HomeRisk ManagementsEU to implement Cyber Solidarity Act for Strengthening Incident Response and Recovery

EU to implement Cyber Solidarity Act for Strengthening Incident Response and Recovery

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The European Union (EU) has recently agreed on new rules to enhance cyber incident response and recovery capabilities across member states, introducing what is being called the ‘cyber solidarity act.’ This provisional regulation aims to strengthen the EU’s resilience and ability to respond to cyber threats by implementing new cooperation mechanisms.

One of the key components of this new regulation is the establishment of an EU-wide cybersecurity alert system. This system is designed to facilitate the rapid sharing of information on cyber threats among member states, thereby enabling a coordinated response to potential cyber incidents. The system will be supported by national and cross-border cyber hubs, which will be responsible for detecting and addressing cyber threats, ultimately improving authorities’ ability to respond effectively to major cyber incidents.

Additionally, the cyber solidarity act lays the groundwork for the creation of a cybersecurity emergency mechanism. This mechanism will provide support for preparedness actions, including the testing of entities in critical sectors such as healthcare, transport, and energy. It will also enable mutual financial assistance for entities impacted by cyber incidents and establish a ‘cybersecurity reserve’ consisting of incident response services from the private sector. These services will be ready to intervene at the request of member states or EU institutions during large-scale cybersecurity incidents.

Furthermore, the new regulation includes an evaluation and review mechanism to assess the effectiveness of the cybersecurity measures implemented. This will ensure that the EU continuously evaluates and improves its cyber response capabilities to stay ahead of evolving cyber threats.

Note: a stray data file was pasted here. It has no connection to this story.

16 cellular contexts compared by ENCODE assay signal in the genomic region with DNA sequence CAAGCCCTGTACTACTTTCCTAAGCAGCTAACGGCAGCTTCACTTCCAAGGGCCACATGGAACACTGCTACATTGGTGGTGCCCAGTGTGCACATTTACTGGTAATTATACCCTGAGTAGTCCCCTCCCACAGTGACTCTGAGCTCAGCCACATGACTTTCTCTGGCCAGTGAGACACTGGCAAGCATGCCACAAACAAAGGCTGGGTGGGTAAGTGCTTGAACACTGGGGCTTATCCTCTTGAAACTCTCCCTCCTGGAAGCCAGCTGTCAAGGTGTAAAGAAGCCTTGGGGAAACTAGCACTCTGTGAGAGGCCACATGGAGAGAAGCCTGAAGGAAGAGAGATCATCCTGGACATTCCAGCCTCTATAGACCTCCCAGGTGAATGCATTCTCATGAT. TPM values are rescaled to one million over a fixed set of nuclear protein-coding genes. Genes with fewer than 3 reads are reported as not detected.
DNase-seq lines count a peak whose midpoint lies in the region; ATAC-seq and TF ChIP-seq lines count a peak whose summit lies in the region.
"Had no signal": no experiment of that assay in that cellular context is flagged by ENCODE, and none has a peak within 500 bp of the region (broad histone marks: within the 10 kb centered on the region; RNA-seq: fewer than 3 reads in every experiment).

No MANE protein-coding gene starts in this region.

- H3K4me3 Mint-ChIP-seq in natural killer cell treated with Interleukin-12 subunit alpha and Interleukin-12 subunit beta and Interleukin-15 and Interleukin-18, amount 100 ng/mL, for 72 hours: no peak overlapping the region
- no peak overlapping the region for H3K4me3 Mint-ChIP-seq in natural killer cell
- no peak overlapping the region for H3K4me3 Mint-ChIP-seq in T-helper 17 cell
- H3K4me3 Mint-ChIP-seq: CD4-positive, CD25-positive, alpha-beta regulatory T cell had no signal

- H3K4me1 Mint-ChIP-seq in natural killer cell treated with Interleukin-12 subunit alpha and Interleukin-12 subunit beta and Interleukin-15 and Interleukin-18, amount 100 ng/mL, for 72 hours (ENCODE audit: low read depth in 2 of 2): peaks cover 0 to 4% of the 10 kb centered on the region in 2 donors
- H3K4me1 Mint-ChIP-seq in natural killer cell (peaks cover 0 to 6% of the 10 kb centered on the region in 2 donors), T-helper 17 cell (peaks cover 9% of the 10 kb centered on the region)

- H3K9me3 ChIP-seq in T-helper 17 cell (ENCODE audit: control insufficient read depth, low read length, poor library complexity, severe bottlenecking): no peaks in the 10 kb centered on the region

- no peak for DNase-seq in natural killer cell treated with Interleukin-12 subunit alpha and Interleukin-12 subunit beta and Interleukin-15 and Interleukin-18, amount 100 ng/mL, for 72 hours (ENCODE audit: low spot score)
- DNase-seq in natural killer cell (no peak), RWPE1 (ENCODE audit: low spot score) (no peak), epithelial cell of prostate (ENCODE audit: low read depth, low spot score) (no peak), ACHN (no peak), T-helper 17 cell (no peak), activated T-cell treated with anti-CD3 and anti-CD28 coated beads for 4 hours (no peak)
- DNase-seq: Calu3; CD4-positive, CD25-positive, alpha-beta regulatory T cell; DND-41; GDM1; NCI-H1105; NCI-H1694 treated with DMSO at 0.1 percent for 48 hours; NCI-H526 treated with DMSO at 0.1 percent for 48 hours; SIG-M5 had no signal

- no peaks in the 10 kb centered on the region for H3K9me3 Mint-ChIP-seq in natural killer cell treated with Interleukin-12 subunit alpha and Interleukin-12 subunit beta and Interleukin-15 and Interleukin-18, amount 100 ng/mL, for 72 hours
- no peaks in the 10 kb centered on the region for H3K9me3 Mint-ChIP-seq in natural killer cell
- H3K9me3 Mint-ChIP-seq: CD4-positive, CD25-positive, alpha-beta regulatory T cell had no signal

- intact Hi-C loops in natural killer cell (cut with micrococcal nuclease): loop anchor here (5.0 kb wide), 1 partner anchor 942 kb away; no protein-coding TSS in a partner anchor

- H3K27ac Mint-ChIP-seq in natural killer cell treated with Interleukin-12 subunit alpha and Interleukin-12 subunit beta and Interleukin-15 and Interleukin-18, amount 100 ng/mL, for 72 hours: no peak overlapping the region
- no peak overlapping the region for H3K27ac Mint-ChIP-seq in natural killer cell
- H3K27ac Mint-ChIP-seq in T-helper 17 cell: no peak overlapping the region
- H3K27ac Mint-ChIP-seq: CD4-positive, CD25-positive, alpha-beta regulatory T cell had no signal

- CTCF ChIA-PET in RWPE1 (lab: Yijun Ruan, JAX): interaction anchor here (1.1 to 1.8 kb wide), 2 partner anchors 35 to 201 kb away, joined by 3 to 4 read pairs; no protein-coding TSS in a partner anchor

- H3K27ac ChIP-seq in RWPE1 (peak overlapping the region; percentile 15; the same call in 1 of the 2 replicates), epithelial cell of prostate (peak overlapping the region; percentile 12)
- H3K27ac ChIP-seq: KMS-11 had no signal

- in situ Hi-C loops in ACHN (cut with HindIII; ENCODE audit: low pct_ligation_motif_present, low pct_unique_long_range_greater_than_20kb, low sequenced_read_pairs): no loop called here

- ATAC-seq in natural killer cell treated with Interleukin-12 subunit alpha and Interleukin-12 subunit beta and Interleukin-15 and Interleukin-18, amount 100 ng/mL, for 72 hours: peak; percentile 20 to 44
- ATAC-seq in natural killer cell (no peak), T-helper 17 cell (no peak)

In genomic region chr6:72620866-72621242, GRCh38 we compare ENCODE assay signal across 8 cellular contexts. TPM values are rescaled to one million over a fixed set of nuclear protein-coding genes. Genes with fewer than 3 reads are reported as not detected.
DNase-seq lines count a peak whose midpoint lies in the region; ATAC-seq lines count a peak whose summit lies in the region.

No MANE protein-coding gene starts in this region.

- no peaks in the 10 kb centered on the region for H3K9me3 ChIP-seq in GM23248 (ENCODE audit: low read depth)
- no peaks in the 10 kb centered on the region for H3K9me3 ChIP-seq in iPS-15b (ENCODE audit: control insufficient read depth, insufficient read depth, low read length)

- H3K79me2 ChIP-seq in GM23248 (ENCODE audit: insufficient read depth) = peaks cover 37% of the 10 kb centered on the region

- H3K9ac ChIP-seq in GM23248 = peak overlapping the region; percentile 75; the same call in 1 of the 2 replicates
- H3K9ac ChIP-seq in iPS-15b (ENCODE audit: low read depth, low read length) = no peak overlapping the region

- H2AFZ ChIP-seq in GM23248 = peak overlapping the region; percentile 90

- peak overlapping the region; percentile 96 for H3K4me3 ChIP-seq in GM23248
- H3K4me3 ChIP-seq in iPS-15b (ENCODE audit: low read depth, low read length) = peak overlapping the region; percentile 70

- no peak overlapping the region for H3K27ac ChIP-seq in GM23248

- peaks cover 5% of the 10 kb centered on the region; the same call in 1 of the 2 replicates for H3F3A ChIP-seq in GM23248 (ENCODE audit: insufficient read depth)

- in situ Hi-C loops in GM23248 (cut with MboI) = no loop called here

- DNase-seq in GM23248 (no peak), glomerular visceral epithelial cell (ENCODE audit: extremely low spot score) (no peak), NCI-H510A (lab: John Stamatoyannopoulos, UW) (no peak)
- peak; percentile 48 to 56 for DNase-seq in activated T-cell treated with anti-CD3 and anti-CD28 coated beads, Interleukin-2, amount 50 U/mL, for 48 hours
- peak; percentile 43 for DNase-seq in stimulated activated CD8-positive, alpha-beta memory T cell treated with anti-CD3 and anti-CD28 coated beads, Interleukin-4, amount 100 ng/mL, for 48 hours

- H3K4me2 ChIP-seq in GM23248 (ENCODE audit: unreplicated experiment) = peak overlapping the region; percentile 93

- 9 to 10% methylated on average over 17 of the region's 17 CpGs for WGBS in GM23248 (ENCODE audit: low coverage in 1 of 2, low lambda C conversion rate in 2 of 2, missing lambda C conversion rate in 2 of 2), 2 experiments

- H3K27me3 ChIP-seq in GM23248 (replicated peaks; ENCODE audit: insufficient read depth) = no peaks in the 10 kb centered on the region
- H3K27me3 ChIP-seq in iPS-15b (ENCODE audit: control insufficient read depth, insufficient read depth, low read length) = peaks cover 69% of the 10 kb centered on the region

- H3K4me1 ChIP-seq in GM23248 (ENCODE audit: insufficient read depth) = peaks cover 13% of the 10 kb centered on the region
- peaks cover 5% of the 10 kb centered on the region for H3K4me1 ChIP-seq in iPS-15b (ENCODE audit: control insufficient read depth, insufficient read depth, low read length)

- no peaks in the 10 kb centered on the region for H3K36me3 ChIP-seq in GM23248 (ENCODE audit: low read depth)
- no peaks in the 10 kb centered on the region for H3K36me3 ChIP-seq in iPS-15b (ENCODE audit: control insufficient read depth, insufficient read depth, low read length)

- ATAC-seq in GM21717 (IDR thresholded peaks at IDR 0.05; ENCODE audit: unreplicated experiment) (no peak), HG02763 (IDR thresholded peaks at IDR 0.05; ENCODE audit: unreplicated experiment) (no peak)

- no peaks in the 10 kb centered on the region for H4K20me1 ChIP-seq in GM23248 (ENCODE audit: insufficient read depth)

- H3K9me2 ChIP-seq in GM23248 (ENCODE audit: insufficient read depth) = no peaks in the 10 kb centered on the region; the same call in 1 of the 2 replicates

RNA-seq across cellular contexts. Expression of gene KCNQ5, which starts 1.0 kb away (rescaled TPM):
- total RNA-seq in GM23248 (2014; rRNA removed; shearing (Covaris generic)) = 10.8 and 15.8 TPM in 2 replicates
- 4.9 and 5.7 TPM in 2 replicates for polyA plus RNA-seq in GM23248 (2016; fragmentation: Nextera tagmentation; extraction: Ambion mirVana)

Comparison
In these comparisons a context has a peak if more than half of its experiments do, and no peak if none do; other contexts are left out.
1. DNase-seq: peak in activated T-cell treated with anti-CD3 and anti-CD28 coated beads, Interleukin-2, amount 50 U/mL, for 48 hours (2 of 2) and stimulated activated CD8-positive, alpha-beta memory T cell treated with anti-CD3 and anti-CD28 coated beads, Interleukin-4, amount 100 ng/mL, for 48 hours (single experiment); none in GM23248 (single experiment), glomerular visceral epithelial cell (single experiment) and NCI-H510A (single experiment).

In addition to the cyber solidarity act, the EU Council and Parliament have also agreed on a targeted amendment to the 2019 Cybersecurity Act. This amendment aims to establish European certification schemes for managed security services, enhancing the quality and comparability of these service providers while avoiding market fragmentation. This move comes shortly after the adoption of the EU’s first Cybersecurity Certification scheme for digital products in January 2024, signifying the EU’s commitment to enhancing cybersecurity across various sectors.

Mathieu Michel, Belgian Secretary of State for digitisation, administrative simplification, privacy protection, and building regulation, expressed his optimism about the new agreements, stating that they mark significant milestones for Europe’s cyber resilience. These rules will strengthen the EU and member states’ capabilities to prepare for, prevent, respond to, and recover from large-scale cyber threats or incidents. Moreover, the certification of managed security services will help ensure a high common level of cybersecurity services across the EU, benefiting both citizens and businesses.

Following the provisional agreements, the texts will now be submitted to the Council and Parliament for formal adoption. The Council’s Belgian presidency will present the texts to the member states’ representatives for approval at the earliest opportunity. Once approved, the draft acts will undergo a legal and linguistic review before final adoption.

The EU’s focus on boosting cyber response capabilities is evident through various initiatives, such as the major supply chain cyber-attack simulation conducted in 2022. Additionally, the European Central Bank announced that over 100 European banks will undergo testing on their cyber-attack response and recovery capabilities in 2024, highlighting the region’s commitment to strengthening cybersecurity across critical sectors.

In conclusion, the EU’s recent agreements on cyber solidarity and certification schemes reflect a proactive approach to enhancing cyber resilience and response capabilities across member states. By implementing these new rules and mechanisms, the EU aims to effectively address cyber threats and mitigate the impact of potential cyber incidents, ultimately safeguarding the region’s digital infrastructure and ensuring the resilience of its cybersecurity measures.

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